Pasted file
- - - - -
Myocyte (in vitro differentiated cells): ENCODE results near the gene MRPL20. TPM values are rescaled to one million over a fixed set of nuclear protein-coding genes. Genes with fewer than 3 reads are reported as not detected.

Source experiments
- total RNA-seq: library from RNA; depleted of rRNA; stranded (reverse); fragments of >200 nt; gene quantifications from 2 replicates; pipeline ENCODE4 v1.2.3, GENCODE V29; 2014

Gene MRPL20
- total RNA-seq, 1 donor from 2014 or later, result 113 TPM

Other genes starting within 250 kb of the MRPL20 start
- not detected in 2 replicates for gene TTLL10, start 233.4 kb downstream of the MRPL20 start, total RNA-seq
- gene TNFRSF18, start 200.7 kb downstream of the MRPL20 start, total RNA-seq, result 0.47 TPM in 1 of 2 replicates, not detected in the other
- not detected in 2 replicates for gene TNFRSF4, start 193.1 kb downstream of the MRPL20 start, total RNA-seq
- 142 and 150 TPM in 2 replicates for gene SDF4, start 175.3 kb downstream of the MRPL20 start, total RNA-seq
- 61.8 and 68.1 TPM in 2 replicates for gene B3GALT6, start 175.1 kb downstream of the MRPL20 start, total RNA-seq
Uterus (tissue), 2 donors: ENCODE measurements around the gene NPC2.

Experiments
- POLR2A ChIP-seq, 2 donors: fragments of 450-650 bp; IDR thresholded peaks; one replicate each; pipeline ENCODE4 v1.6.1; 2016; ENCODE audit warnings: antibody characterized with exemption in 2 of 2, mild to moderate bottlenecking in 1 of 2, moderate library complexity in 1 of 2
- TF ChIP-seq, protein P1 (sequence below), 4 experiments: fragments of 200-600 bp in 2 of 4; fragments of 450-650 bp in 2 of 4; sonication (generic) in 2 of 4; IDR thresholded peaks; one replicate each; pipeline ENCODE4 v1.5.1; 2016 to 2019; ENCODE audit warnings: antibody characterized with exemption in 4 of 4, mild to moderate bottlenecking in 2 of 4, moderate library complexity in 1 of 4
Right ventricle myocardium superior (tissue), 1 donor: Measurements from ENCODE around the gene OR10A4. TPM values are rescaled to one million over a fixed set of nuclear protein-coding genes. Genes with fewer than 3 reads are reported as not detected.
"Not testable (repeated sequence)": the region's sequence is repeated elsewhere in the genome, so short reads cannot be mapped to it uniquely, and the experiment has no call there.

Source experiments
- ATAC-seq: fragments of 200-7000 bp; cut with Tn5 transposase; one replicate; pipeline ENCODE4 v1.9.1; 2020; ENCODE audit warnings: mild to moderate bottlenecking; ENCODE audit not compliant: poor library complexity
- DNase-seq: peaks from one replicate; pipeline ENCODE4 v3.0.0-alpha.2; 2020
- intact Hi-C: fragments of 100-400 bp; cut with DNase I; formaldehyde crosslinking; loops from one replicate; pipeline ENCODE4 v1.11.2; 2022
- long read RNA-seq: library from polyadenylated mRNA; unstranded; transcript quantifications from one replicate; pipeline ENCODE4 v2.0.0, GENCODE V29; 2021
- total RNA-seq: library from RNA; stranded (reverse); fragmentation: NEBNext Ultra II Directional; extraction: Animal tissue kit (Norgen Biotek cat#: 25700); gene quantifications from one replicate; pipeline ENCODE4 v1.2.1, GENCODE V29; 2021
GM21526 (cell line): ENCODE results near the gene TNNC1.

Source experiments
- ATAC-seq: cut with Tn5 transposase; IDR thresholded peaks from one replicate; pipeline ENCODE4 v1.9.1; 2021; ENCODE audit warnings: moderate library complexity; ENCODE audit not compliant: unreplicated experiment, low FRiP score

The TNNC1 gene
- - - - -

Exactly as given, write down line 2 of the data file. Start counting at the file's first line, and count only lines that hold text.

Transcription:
Source experiments